Henry’s anger was cooling as fast as it had sparked. He supposed it was only natural that she’d come to Hal’s defense; all knew how protective a lioness was of her cubs. He did wish she could be more understanding of his plight, more like…well, like Rosamund. But if a man wanted comforting or cosseting, he’d need to look elsewhere. Those soft curves of hers hid some very sharp edges. He did not want to tarnish the afterglow of their lovemaking, though; this had been one of the best afternoons they’d had in a long while.

  “Let’s not quarrel, love. We both want the same for Hal, differ only in how to achieve it. I daresay the lad and I will be working well in tandem long ere Louis goes to God.”

  He’d touched unwittingly upon Eleanor’s greatest fear—that her sons would not be well settled in their own lands by the time they would face a more formidable foe than Louis. By all accounts, his Philippe was a sickly little lad and might not reach manhood. The boy’s death would pass the French crown to one of his sisters, the main reason that Henry had angled to wed Hal to Marguerite. But Marguerite had two older sisters, Eleanor’s daughters by her marriage to Louis, and they were both wed to highly competent, ambitious men, the Counts of Champagne and Blois. Eleanor had discussed this with Henry on several occasions, but there’d been no meeting of their minds. Henry thought the best way to counter the French threat was to keep power consolidated in his hands, a strategy that would work, she thought tartly, only if he did not intend ever to die. She said nothing, though, for why waste her breath?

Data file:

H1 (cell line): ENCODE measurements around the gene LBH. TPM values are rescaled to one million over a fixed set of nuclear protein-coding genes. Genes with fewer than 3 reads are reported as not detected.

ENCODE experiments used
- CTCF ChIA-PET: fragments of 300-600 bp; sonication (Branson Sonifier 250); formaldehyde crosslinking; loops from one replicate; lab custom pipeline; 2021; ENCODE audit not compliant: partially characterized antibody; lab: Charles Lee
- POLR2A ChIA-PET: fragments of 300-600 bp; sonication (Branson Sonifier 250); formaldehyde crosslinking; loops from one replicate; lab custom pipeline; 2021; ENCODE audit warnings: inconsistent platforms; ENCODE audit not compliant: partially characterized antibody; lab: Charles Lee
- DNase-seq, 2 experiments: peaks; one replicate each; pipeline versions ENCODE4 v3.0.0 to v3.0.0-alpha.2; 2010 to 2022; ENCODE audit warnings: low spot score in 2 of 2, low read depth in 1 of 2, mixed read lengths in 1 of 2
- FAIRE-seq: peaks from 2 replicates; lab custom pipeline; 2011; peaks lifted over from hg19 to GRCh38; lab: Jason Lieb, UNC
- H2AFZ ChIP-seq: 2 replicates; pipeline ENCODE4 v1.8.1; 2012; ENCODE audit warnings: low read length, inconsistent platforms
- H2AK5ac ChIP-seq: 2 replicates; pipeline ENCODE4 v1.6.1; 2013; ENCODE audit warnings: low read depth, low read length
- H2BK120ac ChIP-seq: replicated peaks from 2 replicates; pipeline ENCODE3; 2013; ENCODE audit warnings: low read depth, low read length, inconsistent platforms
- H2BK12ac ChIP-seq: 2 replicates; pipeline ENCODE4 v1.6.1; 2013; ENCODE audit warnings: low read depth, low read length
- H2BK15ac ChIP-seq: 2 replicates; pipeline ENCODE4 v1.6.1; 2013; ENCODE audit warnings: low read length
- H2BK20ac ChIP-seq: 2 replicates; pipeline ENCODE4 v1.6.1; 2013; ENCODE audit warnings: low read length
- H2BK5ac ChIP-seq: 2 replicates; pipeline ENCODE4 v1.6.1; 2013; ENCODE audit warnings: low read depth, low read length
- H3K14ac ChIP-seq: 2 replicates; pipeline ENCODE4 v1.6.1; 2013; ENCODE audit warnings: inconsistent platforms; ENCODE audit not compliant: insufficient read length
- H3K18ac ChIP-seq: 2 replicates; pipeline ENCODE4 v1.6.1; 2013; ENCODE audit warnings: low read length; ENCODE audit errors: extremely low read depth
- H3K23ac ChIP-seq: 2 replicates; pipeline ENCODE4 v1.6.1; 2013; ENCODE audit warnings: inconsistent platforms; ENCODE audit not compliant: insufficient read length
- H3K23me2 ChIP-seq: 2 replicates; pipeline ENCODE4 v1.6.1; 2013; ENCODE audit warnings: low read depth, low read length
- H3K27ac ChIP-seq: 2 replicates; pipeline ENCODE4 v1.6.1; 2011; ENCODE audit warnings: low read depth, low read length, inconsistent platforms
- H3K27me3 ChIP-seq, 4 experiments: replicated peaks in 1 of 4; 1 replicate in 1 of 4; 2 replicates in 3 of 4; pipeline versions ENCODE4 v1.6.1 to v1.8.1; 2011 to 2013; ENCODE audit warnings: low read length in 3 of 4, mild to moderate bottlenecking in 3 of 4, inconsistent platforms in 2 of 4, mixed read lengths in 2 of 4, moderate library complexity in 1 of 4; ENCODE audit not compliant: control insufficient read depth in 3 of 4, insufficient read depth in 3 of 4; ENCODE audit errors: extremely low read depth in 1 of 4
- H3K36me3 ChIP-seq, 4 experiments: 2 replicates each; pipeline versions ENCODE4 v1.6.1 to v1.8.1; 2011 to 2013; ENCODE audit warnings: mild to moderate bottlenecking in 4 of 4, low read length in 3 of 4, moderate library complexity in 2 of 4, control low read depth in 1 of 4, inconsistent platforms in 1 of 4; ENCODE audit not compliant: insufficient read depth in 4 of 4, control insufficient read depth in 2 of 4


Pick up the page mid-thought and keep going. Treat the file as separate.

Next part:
Fully dressed now, he crossed the chamber and gave her a lingering kiss. “I shall see you, love, at supper, I trust?” He’d taken a few steps before turning back toward the bed. “I almost forgot to tell you. I’ve settled upon a successor for the Archbishop of Bordeaux: William, the abbot of Reading. I thought we could have him consecrated during our stay at Limoges.”

  She drew a sharp breath. “I thought I told you,” she said, “that I favored the abbot of Tournay for that position.”

  “Did you? It must have slipped my mind. But I daresay you’ll be well pleased with William, for he is a good man, pious and well educated.”

  And English. She almost spat the words out, somehow held them back. This was not the first time he’d preempted her choice of prelates; the recently deceased Archbishop of Bordeaux and the Bishop of Poitiers were both his men. But her tolerance was no longer what it once had been, and slights like this stung more than they had in the past. Seething in silence, she was even more affronted that he seemed unaware of her outrage. Grasping for any weapon at hand, she asked him with poisoned politeness if he’d made any plans for the morrow.